Monday 28 November 2011

Gannet colony

Takapu Refuge, Muriwai Regional Park, North Island, New Zealand

This is the only mainland gannet Morus serrator colony in NZ. Here they are perched right by the coast in the most windswept place one could imagine.

A beautiful bird gliding against the wind
They live on the edge of the wind, quoting one display board.
A couple of gannets ready to land 
Note how their forewings are bent.

Close up of the nesting birds.

Each adult is sitting on a nest where they lay one eggs. At this time of the year most of the chicks are a fair size. One can see several on this picture; one more or less in the centre is being fed. The smell emanating from the colony was incredible. More than fishy...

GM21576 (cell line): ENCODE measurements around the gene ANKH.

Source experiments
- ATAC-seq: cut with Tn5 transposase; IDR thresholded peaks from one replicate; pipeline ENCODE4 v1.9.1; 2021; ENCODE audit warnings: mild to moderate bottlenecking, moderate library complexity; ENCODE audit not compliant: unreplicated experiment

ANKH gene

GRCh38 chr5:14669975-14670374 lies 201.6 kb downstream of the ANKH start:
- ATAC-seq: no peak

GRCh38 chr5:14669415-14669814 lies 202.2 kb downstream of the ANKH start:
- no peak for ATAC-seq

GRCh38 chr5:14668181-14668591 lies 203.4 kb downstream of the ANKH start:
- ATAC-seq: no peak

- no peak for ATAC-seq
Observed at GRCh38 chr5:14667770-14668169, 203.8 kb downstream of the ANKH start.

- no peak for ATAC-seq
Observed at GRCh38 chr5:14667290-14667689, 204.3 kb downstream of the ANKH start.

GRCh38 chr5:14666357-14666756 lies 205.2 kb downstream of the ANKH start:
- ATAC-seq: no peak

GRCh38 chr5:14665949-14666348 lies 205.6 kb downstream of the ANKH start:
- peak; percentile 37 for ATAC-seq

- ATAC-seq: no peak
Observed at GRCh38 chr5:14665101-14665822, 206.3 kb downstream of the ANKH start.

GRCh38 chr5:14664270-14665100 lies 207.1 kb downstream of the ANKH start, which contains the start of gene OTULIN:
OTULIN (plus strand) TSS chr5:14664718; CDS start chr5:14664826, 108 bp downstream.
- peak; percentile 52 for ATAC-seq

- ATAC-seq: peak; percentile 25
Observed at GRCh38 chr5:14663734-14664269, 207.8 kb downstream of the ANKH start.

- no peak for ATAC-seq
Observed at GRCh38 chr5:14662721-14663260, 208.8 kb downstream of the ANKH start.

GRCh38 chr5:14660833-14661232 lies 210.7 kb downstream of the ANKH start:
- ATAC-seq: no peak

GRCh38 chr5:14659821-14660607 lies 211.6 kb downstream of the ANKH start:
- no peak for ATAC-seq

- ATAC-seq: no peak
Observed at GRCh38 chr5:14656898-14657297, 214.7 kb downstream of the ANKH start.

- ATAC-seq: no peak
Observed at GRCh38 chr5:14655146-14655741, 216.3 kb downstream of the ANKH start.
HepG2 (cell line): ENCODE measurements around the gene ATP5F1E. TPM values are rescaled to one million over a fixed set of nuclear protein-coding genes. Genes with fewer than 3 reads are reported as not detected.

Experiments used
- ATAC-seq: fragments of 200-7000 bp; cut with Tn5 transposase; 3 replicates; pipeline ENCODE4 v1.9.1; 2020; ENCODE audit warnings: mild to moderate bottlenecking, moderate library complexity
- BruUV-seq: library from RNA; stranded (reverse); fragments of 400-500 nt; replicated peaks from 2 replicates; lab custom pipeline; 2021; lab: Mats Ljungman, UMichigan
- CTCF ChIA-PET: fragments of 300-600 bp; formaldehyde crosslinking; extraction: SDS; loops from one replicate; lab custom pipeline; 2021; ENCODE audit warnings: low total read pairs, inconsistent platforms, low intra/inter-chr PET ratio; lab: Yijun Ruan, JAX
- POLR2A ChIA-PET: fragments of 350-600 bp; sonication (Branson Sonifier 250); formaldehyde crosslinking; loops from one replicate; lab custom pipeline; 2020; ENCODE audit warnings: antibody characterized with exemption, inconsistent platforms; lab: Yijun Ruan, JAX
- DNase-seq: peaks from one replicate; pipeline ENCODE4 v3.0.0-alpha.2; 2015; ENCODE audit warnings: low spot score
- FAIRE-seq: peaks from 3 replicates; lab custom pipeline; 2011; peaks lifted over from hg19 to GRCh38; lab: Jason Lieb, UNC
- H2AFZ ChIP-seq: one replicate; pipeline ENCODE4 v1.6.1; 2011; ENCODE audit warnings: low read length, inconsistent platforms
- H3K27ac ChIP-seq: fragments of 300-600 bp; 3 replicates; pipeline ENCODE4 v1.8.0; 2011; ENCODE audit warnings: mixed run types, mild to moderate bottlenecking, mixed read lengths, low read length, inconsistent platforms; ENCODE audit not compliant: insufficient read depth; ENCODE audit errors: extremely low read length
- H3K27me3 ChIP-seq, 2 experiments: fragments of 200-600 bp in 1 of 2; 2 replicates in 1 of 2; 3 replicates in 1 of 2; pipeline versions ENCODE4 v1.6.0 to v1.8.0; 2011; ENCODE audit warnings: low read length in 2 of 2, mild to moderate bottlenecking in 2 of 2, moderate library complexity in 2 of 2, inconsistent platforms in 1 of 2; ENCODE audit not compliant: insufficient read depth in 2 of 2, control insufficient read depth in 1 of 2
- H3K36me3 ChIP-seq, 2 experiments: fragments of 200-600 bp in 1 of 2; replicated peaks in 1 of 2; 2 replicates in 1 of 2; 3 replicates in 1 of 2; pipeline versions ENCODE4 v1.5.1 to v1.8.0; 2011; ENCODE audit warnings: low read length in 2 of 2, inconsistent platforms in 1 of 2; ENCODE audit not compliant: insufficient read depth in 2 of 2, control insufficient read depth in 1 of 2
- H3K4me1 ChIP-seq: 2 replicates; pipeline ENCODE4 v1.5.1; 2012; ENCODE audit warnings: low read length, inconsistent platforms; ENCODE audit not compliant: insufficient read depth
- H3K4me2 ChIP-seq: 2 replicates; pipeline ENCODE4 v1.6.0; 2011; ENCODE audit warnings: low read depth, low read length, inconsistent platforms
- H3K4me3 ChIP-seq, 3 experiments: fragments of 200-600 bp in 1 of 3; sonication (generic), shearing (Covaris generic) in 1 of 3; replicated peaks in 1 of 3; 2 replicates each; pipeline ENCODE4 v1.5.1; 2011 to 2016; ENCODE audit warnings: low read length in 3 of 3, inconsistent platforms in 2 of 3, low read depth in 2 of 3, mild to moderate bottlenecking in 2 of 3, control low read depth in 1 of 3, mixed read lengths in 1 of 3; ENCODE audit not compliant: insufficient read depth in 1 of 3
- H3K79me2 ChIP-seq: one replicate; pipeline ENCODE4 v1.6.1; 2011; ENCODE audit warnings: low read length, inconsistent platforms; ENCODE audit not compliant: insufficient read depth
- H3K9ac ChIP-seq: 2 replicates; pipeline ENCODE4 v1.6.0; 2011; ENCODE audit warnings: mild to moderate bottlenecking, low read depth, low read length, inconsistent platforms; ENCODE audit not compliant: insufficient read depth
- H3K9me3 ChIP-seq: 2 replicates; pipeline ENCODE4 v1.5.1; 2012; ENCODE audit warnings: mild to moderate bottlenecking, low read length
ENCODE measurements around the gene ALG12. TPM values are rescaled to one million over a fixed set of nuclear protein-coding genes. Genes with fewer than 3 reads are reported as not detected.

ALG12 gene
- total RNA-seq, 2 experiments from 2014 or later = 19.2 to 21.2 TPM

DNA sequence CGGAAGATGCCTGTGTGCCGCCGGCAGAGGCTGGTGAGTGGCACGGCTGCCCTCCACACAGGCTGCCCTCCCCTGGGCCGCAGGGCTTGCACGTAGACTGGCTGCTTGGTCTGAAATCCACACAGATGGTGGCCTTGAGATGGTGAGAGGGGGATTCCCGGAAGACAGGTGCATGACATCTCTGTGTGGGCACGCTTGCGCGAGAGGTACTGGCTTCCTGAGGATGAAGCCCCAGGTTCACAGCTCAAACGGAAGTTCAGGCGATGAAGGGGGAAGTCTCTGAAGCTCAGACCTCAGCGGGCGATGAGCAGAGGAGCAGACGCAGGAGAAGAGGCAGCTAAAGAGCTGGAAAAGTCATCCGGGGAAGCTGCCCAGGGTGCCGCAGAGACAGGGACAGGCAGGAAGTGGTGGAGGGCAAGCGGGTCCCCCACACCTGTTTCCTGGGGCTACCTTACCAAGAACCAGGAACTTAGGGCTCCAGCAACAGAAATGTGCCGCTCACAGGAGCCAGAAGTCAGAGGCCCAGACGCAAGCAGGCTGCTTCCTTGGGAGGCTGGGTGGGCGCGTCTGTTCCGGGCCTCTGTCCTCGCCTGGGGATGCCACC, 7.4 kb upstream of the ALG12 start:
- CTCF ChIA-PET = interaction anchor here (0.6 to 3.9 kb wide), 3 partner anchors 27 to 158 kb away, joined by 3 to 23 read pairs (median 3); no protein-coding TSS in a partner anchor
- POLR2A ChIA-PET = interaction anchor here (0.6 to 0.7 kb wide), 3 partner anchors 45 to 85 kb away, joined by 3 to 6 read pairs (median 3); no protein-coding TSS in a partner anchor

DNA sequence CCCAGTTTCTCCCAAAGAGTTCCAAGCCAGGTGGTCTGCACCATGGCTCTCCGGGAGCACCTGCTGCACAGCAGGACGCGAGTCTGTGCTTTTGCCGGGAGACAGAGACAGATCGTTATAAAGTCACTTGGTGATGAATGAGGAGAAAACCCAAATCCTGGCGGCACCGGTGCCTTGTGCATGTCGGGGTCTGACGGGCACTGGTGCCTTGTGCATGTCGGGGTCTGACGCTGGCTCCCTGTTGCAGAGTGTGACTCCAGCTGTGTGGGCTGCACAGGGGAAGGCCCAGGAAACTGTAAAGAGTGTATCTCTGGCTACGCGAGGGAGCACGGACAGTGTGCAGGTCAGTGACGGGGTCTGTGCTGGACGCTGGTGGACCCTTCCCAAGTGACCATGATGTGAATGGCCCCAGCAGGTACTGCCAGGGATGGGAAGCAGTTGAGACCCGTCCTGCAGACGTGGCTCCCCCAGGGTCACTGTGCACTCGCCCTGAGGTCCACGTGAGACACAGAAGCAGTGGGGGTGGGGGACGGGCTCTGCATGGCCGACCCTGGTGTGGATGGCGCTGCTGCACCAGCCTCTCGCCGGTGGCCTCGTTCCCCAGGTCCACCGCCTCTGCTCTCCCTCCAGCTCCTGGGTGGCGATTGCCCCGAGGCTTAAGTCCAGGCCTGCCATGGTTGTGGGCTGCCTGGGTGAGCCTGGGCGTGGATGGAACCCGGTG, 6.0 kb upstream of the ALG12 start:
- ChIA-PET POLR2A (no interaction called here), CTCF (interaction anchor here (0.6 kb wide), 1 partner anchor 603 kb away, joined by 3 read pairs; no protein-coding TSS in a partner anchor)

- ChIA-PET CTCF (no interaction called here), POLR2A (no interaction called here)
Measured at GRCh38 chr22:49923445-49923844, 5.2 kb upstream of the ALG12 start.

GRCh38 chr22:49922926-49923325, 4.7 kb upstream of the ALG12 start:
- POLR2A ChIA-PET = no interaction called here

1. Perhaps 10-15 m to the nesting ones. Absolutely incredible site; when we arrived David started laughing.

  2. Interesting that some have their heads bent back, sleeping I presume? In New Scientist last week, they raised the question of why some fossilised dinosaurs had their heads and necks bent right over their backs, perhaps the same reason?

  3. First, a reply to Margaret's comment. Warmer? They were all facing the wind, so when they rest it makes sense to tuck the head back.

    Thanks Richard. Here is a bit of information:
    Camera - Canon EOS 550D
    Lens - EX SIGMA, DG MACRO 105MM 1:2.8
    Settings - Manual: 1/6000, 7.1, ISO auto, AWB, AF
    I took lots of photos and was delighted that some were reasonably sharp.
    I have found that that this macro lens is really good for bird photography, a thing that I had never tried before. It works well from a reasonably close distance.